Using the online 'Cultural Competency Curriculum for Disaster Preparedness and Crisis Response' to enhance the quality of care for diverse populations

In Brief

Recent tragedies such as the Haiti earthquake, Hurricanes Katrina and Rita, and September 11th have demonstrated that minorities suffer disproportionately during all stages of a disaster. Acknowledging that culturally and linguistically competent care can help mitigate health disparities, the U.S.

Recent tragedies such as the Haiti earthquake, Hurricanes Katrina and Rita, and September 11th have demonstrated that minorities suffer disproportionately during all stages of a disaster. Acknowledging that culturally and linguistically competent care can help mitigate health disparities, the U.S. Department of Health & Human Services Office of Minority Health (OMH) developed a free online continuing education curriculum to equip disaster personnel with the knowledge, awareness and skills needed to provide culturally and linguistically appropriate services during all phases of a disaster.

The curriculum, titled “Cultural Competency Curriculum for Disaster Preparedness and Crisis Response” (CCC-DPCR) builds upon cultural competency modules previously developed by OMH for physicians and nurses and guides participants through four interactive courses based on the National Standards for Culturally and Linguistically Appropriate Services in Health Care. The CCC-DPCR was developed with extensive input from a literature review, specially commissioned concept papers, key informant interviews, multiple focus groups across the country, subject-matter experts on the National Project Advisory Committee, and content and format contributors in the Consensus-Building Group. The curriculum was both pilot-tested and field-tested with multiple revisions made before its final launch in July 2009.

The CCC-DPCR uses the National Standards for Culturally and Linguistically Appropriate Services (CLAS) in Health Care as a framework for the four courses. The CLAS Standards, developed in 2001 by OMH, consist of 14 guidelines organized into 3 themes – culturally competent care, language access services, organizational supports – that offer comprehensive guidance on implementing culturally and linguistically appropriate services in health care. By integrating the CLAS Standards into disaster planning, response, and recovery, affected communities will receive equitable, effective services and information in an appropriate manner, leading to reduced health disparities.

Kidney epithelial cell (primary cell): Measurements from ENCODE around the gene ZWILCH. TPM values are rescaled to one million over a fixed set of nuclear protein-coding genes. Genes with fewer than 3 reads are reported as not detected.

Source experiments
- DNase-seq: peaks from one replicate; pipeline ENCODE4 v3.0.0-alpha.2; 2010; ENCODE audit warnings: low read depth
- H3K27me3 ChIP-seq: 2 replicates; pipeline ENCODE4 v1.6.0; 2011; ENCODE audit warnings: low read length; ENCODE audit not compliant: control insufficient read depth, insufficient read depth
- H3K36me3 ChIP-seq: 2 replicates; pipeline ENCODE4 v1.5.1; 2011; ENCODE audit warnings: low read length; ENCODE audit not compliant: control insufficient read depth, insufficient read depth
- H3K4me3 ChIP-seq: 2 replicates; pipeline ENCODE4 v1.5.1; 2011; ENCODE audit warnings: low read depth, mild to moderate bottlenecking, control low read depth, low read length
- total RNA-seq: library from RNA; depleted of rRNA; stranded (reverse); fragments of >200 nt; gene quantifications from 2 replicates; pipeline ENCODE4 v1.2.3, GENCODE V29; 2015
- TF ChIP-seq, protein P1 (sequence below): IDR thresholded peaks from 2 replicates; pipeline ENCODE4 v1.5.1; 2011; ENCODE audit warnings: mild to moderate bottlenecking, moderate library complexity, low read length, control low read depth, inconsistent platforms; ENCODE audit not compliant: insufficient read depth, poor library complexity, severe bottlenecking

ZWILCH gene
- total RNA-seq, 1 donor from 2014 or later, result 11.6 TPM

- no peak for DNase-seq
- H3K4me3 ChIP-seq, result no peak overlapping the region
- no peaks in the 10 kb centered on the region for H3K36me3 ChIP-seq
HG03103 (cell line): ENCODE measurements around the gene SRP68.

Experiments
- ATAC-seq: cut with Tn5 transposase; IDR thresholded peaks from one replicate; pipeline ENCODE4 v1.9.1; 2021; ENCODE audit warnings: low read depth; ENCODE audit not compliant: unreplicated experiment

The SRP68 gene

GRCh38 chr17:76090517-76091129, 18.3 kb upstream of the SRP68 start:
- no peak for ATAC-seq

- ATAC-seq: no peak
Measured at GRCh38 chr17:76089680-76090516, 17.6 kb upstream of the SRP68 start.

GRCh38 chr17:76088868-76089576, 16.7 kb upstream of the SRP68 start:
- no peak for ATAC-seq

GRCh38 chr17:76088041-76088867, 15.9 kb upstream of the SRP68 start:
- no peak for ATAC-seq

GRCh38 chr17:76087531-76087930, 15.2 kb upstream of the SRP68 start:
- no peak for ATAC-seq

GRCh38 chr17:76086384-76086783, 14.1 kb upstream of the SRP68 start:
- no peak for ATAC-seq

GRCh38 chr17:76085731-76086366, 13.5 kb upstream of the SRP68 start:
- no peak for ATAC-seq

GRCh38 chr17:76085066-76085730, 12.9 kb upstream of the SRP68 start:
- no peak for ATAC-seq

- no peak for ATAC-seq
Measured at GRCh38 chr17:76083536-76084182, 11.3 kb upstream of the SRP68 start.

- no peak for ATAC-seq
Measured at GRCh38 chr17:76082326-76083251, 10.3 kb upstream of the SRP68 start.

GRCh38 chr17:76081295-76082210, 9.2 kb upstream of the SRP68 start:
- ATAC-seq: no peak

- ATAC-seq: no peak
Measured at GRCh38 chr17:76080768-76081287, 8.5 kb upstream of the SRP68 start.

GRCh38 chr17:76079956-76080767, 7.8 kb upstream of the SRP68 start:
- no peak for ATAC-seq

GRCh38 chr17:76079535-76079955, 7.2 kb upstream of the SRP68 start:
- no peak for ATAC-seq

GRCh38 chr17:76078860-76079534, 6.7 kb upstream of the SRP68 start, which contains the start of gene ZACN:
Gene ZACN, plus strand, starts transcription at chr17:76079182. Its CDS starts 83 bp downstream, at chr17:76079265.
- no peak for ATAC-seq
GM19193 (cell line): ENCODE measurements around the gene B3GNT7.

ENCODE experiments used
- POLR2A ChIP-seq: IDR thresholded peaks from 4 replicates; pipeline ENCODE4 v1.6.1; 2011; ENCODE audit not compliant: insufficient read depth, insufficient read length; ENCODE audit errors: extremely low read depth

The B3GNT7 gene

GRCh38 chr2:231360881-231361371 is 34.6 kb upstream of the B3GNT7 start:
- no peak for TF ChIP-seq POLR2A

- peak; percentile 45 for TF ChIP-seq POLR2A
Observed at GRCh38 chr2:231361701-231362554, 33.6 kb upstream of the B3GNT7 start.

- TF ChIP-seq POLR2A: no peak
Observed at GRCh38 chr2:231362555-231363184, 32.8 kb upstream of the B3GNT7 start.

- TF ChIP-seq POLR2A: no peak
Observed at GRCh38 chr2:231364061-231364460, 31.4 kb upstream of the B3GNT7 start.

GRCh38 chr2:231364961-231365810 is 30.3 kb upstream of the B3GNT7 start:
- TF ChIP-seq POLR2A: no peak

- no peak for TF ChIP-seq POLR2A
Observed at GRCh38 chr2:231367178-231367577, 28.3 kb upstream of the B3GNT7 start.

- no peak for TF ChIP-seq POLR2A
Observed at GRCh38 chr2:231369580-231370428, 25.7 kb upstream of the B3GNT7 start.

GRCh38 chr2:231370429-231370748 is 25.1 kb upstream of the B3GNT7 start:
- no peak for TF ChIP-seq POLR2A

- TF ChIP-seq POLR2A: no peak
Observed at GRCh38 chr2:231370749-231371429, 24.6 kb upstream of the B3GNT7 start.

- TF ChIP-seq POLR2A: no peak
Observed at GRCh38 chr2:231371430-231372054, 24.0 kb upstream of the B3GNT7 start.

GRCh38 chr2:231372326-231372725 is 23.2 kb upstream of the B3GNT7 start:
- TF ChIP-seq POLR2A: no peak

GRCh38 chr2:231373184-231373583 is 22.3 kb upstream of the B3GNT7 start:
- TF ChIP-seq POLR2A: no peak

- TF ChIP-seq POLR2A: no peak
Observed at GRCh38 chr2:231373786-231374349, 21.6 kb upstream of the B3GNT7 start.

The curriculum’s four courses each have 5-6 modules containing a variety of learning formats, including text, audio clips, video clips, first-hand accounts of cultural situations encountered by disaster responders, facts related to cultural competency, cultural insight about diverse communities, ways to implement CLAS Standards in organizations, and questions to help participants reflect on their professional experiences and what they’ve learned from the curriculum. On average, field tests found that each course takes approximately one hour to complete. In addition, 2.25 continuing education credits and a certificate are given to participants who pass the post-test and complete an evaluation for each course; a total of 9 continuing education credits can be earned for completing the entire curriculum. More details on the courses are provided below:

  • Course 1: Introduction to CLAS in Disaster Preparedness and Crisis Response